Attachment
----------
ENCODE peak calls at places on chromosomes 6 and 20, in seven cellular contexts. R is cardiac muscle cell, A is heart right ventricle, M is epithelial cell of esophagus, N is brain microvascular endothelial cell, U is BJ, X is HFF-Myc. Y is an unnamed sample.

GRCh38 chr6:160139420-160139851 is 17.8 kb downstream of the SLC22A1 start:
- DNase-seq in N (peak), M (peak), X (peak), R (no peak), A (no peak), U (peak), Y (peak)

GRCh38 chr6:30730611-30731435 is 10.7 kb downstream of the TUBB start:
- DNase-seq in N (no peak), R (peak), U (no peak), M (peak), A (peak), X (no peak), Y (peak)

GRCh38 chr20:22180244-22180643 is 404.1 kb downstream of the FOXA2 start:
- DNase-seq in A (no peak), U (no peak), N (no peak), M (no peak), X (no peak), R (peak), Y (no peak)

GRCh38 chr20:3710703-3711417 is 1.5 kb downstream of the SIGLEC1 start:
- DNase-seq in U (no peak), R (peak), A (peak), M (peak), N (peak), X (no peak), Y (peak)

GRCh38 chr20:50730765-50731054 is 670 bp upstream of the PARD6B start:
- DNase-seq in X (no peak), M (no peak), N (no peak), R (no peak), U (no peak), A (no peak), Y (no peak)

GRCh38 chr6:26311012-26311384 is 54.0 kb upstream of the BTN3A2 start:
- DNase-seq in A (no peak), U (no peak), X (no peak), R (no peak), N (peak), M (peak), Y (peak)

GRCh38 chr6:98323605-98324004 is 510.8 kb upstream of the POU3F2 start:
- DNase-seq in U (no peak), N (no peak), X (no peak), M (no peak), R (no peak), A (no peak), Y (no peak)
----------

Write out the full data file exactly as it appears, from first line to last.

ENCODE peak calls at places on chromosomes 6 and 20, in seven cellular contexts. R is cardiac muscle cell, A is heart right ventricle, M is epithelial cell of esophagus, N is brain microvascular endothelial cell, U is BJ, X is HFF-Myc. Y is an unnamed sample.

GRCh38 chr6:160139420-160139851 is 17.8 kb downstream of the SLC22A1 start:
- DNase-seq in N (peak), M (peak), X (peak), R (no peak), A (no peak), U (peak), Y (peak)

GRCh38 chr6:30730611-30731435 is 10.7 kb downstream of the TUBB start:
- DNase-seq in N (no peak), R (peak), U (no peak), M (peak), A (peak), X (no peak), Y (peak)

GRCh38 chr20:22180244-22180643 is 404.1 kb downstream of the FOXA2 start:
- DNase-seq in A (no peak), U (no peak), N (no peak), M (no peak), X (no peak), R (peak), Y (no peak)

GRCh38 chr20:3710703-3711417 is 1.5 kb downstream of the SIGLEC1 start:
- DNase-seq in U (no peak), R (peak), A (peak), M (peak), N (peak), X (no peak), Y (peak)

GRCh38 chr20:50730765-50731054 is 670 bp upstream of the PARD6B start:
- DNase-seq in X (no peak), M (no peak), N (no peak), R (no peak), U (no peak), A (no peak), Y (no peak)

GRCh38 chr6:26311012-26311384 is 54.0 kb upstream of the BTN3A2 start:
- DNase-seq in A (no peak), U (no peak), X (no peak), R (no peak), N (peak), M (peak), Y (peak)

GRCh38 chr6:98323605-98324004 is 510.8 kb upstream of the POU3F2 start:
- DNase-seq in U (no peak), N (no peak), X (no peak), M (no peak), R (no peak), A (no peak), Y (no peak)